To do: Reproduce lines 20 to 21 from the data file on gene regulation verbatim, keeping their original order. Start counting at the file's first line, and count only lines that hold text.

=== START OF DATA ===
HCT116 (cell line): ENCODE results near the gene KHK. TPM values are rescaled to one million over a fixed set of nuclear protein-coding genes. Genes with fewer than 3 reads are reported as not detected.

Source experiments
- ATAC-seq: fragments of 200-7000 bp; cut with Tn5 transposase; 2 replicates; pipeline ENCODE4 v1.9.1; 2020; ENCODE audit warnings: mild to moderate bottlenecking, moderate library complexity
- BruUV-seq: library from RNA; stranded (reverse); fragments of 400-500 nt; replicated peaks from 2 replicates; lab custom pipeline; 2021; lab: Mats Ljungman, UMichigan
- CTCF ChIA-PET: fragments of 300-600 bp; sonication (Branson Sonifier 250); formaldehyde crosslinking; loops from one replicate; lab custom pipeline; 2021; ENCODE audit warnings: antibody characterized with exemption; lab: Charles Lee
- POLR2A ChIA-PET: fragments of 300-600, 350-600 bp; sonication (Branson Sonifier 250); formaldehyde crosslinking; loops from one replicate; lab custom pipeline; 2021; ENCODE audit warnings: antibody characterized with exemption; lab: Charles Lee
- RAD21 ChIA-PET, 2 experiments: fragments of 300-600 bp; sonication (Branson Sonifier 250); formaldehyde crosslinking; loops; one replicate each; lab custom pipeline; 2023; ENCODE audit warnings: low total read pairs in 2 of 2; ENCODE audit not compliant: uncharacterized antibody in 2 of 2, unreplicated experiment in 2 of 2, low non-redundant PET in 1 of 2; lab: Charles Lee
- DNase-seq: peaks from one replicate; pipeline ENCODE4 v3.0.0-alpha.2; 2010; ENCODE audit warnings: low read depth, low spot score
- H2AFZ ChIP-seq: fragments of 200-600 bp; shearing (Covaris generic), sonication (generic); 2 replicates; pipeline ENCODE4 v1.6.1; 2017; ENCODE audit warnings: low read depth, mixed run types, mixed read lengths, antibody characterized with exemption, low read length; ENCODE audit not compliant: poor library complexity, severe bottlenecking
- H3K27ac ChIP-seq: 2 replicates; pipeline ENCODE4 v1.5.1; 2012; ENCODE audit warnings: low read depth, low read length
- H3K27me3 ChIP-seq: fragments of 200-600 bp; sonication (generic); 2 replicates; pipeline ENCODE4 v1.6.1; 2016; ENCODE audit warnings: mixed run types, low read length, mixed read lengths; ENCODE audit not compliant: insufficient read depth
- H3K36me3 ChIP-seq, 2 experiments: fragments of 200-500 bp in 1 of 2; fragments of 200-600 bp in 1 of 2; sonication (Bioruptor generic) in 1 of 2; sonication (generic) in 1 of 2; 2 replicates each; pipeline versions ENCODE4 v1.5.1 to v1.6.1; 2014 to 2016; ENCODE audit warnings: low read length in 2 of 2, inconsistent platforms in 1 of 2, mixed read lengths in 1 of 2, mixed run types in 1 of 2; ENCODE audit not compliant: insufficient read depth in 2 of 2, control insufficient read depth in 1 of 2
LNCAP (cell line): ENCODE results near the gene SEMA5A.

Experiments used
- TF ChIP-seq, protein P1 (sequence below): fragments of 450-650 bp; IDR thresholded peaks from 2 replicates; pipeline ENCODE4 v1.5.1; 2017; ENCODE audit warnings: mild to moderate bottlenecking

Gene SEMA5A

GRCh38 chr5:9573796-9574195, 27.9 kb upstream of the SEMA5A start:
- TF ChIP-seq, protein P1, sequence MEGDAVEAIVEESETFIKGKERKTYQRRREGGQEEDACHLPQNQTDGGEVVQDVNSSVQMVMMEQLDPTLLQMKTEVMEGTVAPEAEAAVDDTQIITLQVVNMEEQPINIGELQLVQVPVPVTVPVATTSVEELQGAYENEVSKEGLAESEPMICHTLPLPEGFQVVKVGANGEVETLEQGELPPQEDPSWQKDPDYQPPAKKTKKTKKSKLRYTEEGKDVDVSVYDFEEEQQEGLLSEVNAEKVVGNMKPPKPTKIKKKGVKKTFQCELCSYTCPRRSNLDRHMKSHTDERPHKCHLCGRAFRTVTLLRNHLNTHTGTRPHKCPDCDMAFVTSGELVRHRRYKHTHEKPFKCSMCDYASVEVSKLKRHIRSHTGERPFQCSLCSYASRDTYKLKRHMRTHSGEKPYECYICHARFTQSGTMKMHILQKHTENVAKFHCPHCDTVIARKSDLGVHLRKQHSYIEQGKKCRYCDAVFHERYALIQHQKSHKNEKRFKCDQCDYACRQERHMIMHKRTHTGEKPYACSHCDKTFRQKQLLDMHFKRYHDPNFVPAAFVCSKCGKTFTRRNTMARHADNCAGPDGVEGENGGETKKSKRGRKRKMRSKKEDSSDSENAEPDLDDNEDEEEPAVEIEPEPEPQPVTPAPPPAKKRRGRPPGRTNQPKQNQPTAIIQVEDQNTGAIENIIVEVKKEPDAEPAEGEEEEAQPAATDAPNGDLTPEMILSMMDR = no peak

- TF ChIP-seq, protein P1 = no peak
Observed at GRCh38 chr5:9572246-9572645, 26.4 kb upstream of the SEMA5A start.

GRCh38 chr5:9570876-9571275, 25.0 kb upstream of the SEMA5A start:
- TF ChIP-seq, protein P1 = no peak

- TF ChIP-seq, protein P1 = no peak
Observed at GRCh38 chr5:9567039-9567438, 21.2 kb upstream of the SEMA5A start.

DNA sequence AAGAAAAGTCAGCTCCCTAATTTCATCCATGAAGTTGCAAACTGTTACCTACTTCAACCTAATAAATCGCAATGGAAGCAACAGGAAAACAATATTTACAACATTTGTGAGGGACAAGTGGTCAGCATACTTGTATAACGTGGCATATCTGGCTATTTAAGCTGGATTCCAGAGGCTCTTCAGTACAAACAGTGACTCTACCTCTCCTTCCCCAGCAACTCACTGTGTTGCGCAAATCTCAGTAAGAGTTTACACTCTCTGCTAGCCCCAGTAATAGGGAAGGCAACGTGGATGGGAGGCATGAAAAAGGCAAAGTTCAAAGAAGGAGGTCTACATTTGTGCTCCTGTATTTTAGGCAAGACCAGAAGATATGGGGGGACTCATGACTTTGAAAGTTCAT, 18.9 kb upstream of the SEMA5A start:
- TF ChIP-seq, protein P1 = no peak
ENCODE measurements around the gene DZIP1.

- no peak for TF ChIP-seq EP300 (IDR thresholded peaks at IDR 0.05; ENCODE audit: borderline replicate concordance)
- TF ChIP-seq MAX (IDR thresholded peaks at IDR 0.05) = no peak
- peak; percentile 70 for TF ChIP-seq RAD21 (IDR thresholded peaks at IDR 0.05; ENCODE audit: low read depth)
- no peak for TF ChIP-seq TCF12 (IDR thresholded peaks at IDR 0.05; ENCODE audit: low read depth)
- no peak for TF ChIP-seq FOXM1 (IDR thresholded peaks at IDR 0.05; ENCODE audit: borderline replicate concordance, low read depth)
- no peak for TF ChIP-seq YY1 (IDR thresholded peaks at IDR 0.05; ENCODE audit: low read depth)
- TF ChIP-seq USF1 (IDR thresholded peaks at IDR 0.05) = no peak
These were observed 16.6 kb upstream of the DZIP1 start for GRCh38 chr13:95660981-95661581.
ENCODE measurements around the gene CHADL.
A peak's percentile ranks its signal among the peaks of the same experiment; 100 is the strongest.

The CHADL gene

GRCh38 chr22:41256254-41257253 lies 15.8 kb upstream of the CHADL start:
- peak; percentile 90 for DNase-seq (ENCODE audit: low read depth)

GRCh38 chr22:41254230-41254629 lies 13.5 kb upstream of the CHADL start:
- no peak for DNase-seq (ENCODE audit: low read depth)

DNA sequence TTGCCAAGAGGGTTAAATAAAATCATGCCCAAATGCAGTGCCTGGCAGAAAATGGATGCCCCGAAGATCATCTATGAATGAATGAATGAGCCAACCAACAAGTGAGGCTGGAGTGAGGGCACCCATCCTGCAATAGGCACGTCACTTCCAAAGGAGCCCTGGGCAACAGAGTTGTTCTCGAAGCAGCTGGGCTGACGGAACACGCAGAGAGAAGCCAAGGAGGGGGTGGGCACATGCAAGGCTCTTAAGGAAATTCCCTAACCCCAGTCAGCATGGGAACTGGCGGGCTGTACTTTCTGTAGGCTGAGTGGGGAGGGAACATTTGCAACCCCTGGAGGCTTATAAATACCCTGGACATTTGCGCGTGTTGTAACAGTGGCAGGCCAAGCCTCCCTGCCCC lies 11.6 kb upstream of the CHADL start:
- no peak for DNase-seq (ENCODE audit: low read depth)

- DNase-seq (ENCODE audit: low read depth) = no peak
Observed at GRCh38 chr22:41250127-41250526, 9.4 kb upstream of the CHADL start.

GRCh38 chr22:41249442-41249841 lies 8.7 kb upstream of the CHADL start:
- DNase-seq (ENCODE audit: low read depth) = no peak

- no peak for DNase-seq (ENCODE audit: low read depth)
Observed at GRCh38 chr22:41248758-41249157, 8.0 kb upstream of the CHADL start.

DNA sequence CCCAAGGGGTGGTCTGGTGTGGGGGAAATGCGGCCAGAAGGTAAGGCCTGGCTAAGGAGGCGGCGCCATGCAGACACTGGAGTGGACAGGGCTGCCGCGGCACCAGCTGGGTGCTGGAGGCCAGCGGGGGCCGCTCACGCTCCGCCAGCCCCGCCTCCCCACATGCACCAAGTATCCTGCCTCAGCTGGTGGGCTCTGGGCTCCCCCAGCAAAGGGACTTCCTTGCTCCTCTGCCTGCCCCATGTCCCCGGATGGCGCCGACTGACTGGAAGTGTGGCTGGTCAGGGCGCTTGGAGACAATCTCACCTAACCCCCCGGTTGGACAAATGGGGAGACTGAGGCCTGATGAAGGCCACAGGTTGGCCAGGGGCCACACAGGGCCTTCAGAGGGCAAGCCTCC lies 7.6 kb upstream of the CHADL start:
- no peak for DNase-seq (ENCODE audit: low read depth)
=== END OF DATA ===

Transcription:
Observed at GRCh38 chr5:9572246-9572645, 26.4 kb upstream of the SEMA5A start.

GRCh38 chr5:9570876-9571275, 25.0 kb upstream of the SEMA5A start: